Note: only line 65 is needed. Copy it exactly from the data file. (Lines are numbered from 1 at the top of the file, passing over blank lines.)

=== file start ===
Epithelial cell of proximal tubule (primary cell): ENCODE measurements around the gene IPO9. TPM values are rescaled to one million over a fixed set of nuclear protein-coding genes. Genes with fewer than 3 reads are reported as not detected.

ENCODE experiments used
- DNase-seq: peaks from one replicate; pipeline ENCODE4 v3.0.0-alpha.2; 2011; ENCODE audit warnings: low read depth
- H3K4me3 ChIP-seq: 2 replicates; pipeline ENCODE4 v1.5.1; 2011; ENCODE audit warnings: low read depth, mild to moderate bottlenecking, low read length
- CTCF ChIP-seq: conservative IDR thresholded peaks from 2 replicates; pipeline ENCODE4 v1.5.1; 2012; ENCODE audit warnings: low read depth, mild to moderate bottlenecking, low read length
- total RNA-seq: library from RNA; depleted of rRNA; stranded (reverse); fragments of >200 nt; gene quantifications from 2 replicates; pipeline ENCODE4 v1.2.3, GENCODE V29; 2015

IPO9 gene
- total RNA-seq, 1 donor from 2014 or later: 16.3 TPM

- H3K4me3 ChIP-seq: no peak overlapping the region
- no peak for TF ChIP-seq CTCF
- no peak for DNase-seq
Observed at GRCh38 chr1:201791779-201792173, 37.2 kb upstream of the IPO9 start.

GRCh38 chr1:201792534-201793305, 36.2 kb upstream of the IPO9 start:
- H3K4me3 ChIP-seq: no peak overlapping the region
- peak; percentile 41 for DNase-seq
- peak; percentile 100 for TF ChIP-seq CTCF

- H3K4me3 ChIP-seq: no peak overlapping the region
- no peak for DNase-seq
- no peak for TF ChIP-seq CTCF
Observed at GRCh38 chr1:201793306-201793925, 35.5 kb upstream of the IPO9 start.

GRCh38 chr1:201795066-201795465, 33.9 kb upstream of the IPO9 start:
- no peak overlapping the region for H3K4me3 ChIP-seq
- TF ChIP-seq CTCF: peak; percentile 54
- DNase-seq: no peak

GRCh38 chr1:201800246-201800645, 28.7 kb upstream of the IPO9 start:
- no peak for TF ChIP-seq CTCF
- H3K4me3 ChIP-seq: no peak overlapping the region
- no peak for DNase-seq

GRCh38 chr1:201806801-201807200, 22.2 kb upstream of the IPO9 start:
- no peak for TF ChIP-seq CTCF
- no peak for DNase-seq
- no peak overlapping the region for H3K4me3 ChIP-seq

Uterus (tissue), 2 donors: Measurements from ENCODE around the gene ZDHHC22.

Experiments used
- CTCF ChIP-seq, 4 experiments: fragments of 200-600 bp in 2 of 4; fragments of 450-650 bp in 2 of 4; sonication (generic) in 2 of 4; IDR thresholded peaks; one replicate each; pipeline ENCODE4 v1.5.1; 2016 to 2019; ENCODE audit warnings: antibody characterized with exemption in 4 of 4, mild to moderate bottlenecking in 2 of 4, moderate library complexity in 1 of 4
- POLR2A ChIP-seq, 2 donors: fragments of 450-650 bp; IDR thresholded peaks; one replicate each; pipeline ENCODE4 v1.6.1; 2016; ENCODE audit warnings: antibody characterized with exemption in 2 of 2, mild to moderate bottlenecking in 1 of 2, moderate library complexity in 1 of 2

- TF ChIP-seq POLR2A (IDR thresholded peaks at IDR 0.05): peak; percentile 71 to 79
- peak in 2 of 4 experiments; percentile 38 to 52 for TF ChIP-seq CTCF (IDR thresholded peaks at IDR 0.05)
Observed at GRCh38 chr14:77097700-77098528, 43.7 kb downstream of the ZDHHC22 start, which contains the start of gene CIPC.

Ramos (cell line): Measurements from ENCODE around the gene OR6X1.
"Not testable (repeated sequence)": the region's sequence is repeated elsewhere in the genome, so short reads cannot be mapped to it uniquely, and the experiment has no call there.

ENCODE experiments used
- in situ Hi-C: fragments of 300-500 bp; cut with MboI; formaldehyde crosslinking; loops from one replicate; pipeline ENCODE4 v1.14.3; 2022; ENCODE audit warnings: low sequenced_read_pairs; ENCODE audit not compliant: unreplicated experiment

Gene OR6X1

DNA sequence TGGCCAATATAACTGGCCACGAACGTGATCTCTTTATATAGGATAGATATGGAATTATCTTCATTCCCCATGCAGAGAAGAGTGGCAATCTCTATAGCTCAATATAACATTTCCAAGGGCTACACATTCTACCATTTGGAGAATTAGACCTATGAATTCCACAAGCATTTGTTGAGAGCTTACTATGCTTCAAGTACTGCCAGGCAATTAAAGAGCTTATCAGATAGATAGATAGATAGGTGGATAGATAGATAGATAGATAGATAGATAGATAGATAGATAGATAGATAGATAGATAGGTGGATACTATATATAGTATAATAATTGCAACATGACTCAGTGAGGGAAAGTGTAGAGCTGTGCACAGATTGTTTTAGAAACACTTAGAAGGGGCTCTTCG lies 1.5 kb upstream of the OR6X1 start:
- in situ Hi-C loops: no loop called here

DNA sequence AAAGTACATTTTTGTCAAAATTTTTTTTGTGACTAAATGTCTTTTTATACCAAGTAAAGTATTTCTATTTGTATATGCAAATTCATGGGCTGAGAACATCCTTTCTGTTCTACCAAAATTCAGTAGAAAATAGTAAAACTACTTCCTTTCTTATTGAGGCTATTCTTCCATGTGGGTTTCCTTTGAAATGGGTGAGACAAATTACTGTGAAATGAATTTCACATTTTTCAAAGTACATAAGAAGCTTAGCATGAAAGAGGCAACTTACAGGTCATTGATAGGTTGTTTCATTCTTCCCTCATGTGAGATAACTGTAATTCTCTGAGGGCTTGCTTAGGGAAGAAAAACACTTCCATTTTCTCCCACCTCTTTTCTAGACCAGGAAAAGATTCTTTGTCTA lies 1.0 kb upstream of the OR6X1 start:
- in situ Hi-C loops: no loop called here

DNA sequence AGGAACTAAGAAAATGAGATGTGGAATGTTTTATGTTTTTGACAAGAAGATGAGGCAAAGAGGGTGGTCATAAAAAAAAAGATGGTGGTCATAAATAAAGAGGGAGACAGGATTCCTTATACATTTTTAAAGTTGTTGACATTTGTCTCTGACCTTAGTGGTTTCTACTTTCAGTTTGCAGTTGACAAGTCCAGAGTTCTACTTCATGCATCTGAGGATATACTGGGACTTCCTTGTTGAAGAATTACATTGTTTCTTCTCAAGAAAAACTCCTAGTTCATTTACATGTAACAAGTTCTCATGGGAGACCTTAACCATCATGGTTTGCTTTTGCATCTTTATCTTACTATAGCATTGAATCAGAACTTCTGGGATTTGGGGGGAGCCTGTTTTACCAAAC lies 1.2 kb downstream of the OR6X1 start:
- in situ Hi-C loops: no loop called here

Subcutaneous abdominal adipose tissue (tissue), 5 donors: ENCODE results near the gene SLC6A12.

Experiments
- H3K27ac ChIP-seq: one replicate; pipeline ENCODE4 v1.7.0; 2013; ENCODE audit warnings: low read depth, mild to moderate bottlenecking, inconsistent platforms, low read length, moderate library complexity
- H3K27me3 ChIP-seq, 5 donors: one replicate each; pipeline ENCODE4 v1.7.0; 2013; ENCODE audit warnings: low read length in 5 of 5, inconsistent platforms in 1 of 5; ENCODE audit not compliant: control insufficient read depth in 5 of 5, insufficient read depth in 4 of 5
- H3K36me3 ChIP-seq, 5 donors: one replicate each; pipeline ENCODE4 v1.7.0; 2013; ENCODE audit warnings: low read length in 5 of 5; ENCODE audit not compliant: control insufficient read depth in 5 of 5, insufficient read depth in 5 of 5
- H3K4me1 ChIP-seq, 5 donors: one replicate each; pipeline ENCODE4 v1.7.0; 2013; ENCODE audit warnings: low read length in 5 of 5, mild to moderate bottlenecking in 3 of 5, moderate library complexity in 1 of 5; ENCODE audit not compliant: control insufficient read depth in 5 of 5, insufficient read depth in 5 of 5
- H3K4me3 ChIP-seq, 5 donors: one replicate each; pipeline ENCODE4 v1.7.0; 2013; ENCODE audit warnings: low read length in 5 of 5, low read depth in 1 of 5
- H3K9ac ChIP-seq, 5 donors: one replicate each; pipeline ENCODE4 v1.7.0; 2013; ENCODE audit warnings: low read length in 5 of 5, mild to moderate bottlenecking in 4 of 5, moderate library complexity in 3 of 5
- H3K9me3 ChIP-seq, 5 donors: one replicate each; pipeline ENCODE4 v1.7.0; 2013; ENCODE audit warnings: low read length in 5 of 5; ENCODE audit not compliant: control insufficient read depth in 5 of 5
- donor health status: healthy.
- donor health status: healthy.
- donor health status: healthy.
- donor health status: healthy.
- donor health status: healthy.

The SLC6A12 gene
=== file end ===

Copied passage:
The SLC6A12 gene